||The lens f-number (usually called an f/-stop) is a ratio determined by
dividing the diameter of the hole (aperture) in the lens body that lets
light in by the focal length of the lens. Since the ratio value
gets larger as the diameter decreases, a lower f-number allows more
light in than a larger one. Explained more completely in my article on low-light
||An out-of-calibration condition where the camera's focusing system
indicates focus, but the lens is actually focused slightly In front of
||Refers to imaging sensors that are approximately the same size and aspect
ratio as the standard 35mm film frame. 36mm × 24mm.
||This is a technique for adding a small amount of flash to a scene to
balance the subject against the ambient light. Often used to compensate
for back-lighting or to brighten up shadows on subjects that are lit
from the side or in bright sun.
||Fisheye lenses got their name from the simple fact that the front
element of the lens bulges out to the point of being almost a
half-sphere, making it look like a fish's eye. These are
specialized wide angle lenses that usually provide a full 180° field of
view. Because no effort is made in the design to correct for
distortion, the images taken with these lenses are very distorted
with straight lines curved heavily outward, especially toward the edges.
Originally developed for taking pictures of the entire sky to record
cloud formations for meteorological studies, they are now used to make
images where the extreme distortion can provide an artistic effect.
||Technically, the distance from the nodal point of a lens to the focal
plane when the lens is focused to infinity. Practically, it denoted the
relative magnification of a lens with approximately 50mm equaling what
the human eye sees, or 1x. Longer lenses magnify (300mm = 6x) and make
objects seem closer. Shorter lenses give a wider view (24mm = .5x).
||This is a standard developed jointly between Kodak, Olympus, Panasonic
and through Panasonic, Leica to provide a designed-for-digital format
that would allow for compact, fully-functional DSLRs
that use a defined sensor size and could interchange lenses between
manufacturers via a standard mount. The name comes from the agreed-upon
standard sensor's aspect
ratio that is 4:3 which is similar to most P&S cameras rather than a
typical DSLR which
has a 3:2 aspect like 35mm film.
||The fixed plane in a camera's design where the image transmitted through
the lens is rendered in focus. The sensor or film is always mounted at
the Focal Plane. On most advanced cameras it is identified on the top of
the body with a ɸ symbol.
||Frames Per Second
||The number of images
a camera can capture every second, whether shooting stills or
||Fulltime Manual Focus
||Camera/lens setting that turns off autofocus completely and requires the
lens to be focused manually.
||Designation given to the highest tier of Minolta lenses. Now used to
designate the premium non-Zeiss Sony lenses.
||G-type Nikon lenses are designed for use with Nikon SLRs
where aperture is controlled from the camera body. The lack of an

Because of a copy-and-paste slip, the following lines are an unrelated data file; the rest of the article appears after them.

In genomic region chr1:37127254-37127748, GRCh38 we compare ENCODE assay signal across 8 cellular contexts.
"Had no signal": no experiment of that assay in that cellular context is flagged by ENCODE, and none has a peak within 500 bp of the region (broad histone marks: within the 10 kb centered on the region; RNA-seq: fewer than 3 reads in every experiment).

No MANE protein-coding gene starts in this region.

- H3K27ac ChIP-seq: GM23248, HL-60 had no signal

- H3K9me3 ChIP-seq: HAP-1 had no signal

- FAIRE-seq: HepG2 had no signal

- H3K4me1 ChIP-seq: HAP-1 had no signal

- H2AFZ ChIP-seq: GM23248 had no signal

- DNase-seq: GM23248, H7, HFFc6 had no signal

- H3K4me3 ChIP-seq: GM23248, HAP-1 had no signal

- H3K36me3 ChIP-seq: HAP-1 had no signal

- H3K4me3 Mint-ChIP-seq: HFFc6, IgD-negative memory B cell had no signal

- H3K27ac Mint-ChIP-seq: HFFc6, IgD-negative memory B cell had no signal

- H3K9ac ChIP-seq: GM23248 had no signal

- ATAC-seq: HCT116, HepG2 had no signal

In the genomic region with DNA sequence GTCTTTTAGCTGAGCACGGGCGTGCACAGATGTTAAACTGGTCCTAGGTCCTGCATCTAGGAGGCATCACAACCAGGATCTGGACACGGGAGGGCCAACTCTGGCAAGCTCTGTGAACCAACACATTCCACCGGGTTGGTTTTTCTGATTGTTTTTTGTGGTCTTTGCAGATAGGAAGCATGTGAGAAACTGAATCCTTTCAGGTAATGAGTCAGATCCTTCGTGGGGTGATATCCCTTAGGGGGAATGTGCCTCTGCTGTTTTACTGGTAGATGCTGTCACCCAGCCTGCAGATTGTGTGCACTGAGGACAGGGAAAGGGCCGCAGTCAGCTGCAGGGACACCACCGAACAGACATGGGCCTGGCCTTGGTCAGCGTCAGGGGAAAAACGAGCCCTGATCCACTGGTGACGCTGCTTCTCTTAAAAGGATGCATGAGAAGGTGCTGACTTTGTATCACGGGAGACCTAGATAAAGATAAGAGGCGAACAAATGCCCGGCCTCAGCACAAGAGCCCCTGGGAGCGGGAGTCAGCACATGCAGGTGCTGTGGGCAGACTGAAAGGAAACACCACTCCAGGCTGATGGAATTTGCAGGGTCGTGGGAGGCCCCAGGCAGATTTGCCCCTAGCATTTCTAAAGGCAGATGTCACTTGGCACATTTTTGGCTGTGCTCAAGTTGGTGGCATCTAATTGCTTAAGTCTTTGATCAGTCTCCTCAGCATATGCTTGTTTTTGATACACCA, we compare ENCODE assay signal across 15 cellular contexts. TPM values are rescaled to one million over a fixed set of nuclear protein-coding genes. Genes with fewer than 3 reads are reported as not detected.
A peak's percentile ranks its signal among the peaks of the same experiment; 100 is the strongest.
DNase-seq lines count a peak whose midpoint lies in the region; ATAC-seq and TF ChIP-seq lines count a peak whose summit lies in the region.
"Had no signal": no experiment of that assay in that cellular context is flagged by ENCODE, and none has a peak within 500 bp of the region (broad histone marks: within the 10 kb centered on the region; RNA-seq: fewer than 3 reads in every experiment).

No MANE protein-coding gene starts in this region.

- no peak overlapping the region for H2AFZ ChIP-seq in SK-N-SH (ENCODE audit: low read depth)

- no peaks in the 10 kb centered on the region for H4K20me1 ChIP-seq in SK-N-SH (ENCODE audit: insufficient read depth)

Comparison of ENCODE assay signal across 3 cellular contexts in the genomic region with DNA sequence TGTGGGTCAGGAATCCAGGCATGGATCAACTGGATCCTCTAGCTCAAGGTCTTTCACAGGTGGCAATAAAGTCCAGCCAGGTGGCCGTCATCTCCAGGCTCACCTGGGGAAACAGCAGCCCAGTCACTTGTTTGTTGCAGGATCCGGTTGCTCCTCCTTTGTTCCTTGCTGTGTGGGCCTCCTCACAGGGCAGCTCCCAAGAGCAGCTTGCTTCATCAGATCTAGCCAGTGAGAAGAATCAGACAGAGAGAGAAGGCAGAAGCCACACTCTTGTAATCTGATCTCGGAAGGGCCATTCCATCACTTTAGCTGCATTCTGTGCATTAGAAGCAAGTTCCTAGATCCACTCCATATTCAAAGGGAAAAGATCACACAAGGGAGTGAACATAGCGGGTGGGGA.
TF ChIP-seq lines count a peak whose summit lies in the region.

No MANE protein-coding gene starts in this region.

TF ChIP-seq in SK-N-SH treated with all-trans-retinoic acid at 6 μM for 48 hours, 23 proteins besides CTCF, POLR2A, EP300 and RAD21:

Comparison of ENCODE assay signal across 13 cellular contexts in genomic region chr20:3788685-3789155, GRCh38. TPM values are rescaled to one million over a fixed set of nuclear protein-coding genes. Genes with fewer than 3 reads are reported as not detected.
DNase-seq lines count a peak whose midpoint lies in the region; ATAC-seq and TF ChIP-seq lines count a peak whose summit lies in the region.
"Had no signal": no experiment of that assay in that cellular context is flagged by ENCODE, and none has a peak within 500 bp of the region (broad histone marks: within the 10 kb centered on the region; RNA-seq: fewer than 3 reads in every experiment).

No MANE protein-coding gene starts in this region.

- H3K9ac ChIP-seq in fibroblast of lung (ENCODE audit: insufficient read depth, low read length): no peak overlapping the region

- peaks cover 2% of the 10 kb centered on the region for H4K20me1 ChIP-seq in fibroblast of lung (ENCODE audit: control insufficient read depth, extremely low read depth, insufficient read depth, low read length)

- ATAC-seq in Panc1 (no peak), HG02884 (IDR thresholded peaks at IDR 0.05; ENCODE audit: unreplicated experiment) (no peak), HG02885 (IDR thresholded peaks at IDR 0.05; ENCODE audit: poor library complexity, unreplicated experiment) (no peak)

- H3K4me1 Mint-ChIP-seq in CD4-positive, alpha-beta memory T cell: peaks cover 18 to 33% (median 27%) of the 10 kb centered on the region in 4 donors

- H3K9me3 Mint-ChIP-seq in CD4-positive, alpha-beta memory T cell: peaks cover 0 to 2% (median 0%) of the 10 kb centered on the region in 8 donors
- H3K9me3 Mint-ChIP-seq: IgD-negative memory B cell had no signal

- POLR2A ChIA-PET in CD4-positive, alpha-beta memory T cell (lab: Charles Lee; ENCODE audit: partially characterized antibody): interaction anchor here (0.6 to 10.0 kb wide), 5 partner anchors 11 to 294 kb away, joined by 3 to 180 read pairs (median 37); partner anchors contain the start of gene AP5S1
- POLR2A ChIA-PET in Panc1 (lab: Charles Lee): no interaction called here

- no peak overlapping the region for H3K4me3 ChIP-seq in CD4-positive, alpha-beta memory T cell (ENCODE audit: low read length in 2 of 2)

aperture ring limits the backward compatibility with some older film SLRs.
||Equal to 1,073,741,824 bytes (closest exponent of two to one billion).
Unit of measure commonly used to denote the capacity of computer-related media such as memory
chips or discs.
||High Dynamic Range
||A technique that uses two or more bracketed exposures of the same
subject and blends them to create a single image that covers a wider Dynamic
Range that the camera is capable of in a single shot. The result is
an image that has detail in both the bright and shadowed areas and is
thought to more closely represent what the human eye sees.
designation for lenses from their film era that were redesigned to take
advantage of later model's faster focusing capability.
||Sigma term for their in-lens motor technology
||Intelligent Contrast Correction
||Canon term for image dynamic
range enhancement technology implemented in their cameras that uses
software to balance the highlight and shadow exposure to more closely
represent how the human eye sees. i-Contrast applies the changes
automatically as the image is recorded or in the camera afterward if you
forgot to turn it on while shooting.
||A lens that focuses by moving smaller internal components rather than
the larger, heavier front elements.
||Sometimes referred to as EVIL Electronic Viewfinder, Interchangeable Lens.
A class of camera that uses a larger (DSLR-sized)
4:3 or APS-C sensor
in a compact camera body with an electronic viewfinder linked to the
camera's sensor. This eliminates the mirror box and allows for a much
smaller camera body with more compact lenses than with a DSLR.
Essentially, this is a Digicam like the Sony R1, Olympus C-8080 or
Minolta A2 with the ability to use an assortment of lenses. The Micro
Four-Thirds standard was based on this concept but Sony and
Samsung have decided to use APS-C sensors. Nikon chose the much
smaller CX sensor.
||Canon term for their lens-based image-stabilization technology
||International Organization of Standardization
||The American Standards Association (ASA) developed a scale that all film
makers could use to standardize the sensitivity of film. The ASA
standard was adopted by the International Organization of
Standardization and the rating was changed to ISO. Digital sensors rate
their sensitivity using the ISO film standard and use standard values
like ISO50, 64, 80, 100, 160, 200, 400, 800, 1600 and higher with each
increase doubling the sensitivity of the previous one.
||Intellegent Through The Lens
||This is Nikon's term for their advanced electronic flash technology. It
allows the camera to evaluate the exposure for the flash by using a
pre-flash and measuring the exposure before firing the main burst.